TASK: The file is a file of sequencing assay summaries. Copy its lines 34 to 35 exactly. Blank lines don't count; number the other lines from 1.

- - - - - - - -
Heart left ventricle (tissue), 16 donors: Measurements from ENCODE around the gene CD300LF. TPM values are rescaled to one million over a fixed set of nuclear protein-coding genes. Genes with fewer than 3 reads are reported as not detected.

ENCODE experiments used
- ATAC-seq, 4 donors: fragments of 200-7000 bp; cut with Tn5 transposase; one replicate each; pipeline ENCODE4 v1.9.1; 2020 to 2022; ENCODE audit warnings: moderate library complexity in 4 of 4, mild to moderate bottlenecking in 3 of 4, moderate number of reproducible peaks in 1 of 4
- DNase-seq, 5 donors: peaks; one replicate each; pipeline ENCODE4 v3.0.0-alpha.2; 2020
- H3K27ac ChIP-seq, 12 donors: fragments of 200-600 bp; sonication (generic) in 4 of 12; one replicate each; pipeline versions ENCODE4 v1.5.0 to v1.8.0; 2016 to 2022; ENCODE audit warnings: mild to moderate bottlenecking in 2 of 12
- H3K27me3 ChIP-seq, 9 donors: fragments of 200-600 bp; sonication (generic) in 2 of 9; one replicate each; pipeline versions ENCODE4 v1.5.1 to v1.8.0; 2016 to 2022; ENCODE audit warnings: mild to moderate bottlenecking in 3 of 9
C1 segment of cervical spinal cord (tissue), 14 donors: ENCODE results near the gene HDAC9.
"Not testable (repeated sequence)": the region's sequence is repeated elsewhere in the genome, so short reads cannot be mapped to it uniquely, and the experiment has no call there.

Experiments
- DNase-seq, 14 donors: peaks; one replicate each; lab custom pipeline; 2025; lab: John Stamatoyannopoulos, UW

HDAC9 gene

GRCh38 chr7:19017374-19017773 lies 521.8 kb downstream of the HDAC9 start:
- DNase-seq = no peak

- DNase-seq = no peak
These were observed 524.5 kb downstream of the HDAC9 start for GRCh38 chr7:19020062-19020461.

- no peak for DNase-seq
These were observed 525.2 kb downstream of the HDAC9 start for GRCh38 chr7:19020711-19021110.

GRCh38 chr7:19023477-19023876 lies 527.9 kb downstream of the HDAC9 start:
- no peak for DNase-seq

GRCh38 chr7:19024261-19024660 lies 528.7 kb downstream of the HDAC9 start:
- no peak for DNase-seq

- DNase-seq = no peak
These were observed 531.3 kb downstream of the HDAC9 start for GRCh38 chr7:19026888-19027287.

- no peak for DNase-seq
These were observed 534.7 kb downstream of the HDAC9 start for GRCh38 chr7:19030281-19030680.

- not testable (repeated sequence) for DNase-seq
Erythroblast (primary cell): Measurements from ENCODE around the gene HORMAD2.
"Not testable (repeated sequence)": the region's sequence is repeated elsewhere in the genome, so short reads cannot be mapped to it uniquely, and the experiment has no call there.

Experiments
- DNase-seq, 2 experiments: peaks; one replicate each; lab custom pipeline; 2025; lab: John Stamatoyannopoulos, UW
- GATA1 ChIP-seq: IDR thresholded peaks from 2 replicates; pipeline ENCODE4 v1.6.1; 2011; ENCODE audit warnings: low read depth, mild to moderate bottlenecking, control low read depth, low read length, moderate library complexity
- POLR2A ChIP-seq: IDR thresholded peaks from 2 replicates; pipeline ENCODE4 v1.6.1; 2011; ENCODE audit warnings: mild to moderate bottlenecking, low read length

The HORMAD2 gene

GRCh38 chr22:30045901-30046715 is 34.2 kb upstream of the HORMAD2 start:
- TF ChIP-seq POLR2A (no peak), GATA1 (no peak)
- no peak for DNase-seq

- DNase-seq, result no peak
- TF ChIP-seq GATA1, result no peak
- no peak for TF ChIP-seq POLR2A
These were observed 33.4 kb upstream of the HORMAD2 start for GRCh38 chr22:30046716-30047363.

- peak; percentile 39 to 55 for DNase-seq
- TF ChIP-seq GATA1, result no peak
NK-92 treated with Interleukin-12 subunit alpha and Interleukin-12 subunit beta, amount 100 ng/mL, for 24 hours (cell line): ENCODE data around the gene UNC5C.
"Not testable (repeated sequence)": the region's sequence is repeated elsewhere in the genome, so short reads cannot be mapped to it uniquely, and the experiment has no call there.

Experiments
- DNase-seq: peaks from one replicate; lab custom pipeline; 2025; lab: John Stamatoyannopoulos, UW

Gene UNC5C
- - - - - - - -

GRCh38 chr22:30045901-30046715 is 34.2 kb upstream of the HORMAD2 start:
- TF ChIP-seq POLR2A (no peak), GATA1 (no peak)